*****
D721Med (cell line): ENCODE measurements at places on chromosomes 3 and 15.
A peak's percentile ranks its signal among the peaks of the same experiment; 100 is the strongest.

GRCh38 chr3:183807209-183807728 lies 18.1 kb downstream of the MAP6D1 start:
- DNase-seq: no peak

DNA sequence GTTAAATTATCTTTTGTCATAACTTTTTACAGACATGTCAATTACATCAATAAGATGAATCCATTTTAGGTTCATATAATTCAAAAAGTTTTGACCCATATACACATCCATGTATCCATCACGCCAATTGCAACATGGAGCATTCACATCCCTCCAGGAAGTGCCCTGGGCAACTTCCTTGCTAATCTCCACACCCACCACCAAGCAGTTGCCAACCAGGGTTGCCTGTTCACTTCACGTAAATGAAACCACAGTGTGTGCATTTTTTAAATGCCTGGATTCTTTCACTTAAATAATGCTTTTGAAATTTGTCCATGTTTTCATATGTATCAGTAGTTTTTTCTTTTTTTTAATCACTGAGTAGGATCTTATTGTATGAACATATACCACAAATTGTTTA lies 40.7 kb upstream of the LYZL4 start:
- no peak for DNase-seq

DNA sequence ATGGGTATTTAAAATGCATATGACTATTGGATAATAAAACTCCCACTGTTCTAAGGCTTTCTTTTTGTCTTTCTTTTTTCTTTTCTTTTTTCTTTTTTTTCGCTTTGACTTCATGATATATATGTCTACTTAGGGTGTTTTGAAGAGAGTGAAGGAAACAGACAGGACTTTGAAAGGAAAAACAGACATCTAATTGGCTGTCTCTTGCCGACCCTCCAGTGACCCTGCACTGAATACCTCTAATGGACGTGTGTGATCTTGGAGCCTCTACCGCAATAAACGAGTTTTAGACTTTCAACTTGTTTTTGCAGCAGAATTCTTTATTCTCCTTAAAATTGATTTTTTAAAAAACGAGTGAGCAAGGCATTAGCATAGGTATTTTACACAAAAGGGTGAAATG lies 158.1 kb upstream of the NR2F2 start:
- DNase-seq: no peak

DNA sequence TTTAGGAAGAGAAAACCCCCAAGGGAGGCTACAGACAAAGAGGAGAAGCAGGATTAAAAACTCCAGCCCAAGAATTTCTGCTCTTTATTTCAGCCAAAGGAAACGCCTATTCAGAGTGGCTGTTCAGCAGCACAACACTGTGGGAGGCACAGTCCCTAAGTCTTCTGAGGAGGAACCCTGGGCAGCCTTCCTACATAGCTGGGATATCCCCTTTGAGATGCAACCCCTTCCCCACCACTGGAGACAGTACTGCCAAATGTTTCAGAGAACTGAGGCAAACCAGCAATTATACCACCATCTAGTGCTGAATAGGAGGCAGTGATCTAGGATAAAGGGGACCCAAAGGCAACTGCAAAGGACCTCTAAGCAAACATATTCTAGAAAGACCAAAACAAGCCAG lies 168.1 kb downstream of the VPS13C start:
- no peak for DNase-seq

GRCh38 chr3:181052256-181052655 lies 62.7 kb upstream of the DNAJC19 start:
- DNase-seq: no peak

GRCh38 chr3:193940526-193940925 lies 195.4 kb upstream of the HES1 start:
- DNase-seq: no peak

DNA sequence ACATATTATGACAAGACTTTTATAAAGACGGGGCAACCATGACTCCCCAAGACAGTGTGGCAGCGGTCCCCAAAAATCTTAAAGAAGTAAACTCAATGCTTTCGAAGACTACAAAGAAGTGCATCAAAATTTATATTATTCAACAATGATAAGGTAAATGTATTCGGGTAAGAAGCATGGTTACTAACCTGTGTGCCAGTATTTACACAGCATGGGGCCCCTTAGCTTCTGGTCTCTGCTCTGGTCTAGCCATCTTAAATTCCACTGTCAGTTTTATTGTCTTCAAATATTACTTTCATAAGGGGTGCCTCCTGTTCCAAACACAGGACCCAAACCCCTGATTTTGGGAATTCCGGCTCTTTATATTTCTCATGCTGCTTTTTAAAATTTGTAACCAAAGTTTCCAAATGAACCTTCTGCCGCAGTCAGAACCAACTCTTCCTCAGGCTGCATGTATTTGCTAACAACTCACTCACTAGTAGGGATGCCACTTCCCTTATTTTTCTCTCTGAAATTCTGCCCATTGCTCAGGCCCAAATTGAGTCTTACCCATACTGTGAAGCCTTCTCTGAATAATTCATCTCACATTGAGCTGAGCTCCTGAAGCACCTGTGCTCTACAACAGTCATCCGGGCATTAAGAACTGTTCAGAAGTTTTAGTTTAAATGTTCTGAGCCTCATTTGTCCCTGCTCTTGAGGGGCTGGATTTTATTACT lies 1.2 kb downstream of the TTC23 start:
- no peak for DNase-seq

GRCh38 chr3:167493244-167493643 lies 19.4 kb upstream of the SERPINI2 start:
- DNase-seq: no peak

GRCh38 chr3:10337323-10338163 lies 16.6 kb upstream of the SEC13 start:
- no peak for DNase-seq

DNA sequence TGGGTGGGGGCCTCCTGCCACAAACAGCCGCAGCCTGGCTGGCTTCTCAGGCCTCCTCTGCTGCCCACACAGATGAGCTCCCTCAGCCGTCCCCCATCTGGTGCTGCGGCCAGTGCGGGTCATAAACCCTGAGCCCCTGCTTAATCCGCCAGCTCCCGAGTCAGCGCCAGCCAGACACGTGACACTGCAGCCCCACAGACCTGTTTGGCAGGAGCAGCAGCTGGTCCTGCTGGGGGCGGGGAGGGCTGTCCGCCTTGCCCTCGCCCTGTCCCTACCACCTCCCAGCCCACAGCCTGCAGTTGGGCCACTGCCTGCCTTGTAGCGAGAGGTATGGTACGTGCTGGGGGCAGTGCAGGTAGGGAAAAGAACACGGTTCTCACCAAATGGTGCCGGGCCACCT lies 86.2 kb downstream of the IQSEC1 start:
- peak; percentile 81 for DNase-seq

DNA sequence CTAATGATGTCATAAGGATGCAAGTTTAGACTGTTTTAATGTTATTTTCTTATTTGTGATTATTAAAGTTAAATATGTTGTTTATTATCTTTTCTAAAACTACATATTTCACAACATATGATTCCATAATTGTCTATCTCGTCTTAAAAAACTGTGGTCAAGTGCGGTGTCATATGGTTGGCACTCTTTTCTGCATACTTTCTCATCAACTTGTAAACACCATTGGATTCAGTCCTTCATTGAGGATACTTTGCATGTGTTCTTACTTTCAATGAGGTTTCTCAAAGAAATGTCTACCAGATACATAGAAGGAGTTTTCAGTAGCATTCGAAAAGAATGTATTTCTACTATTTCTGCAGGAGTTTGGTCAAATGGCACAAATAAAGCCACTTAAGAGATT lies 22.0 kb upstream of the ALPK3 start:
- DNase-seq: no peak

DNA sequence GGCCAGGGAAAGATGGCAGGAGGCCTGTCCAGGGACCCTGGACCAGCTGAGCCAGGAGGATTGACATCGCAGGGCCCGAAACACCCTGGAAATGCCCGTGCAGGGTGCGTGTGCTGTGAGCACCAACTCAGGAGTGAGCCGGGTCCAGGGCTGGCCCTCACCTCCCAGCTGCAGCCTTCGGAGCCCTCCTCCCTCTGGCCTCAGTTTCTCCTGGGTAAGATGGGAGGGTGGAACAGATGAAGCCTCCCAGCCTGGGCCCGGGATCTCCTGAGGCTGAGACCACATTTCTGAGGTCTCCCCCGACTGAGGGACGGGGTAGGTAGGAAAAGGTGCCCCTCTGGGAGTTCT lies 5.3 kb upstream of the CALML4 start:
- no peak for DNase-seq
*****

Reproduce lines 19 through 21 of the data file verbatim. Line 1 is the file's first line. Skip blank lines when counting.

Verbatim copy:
GRCh38 chr3:10337323-10338163 lies 16.6 kb upstream of the SEC13 start:
- no peak for DNase-seq

DNA sequence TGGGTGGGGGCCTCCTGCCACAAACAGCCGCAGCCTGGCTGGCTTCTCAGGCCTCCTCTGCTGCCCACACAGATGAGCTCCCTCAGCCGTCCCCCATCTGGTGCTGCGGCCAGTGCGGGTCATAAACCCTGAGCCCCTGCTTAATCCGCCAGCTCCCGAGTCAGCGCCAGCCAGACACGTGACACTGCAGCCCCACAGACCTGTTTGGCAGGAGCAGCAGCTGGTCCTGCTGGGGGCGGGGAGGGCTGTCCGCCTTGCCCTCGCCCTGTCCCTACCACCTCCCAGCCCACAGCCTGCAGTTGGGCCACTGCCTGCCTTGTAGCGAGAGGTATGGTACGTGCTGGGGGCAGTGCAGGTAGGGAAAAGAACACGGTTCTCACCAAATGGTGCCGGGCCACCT lies 86.2 kb downstream of the IQSEC1 start: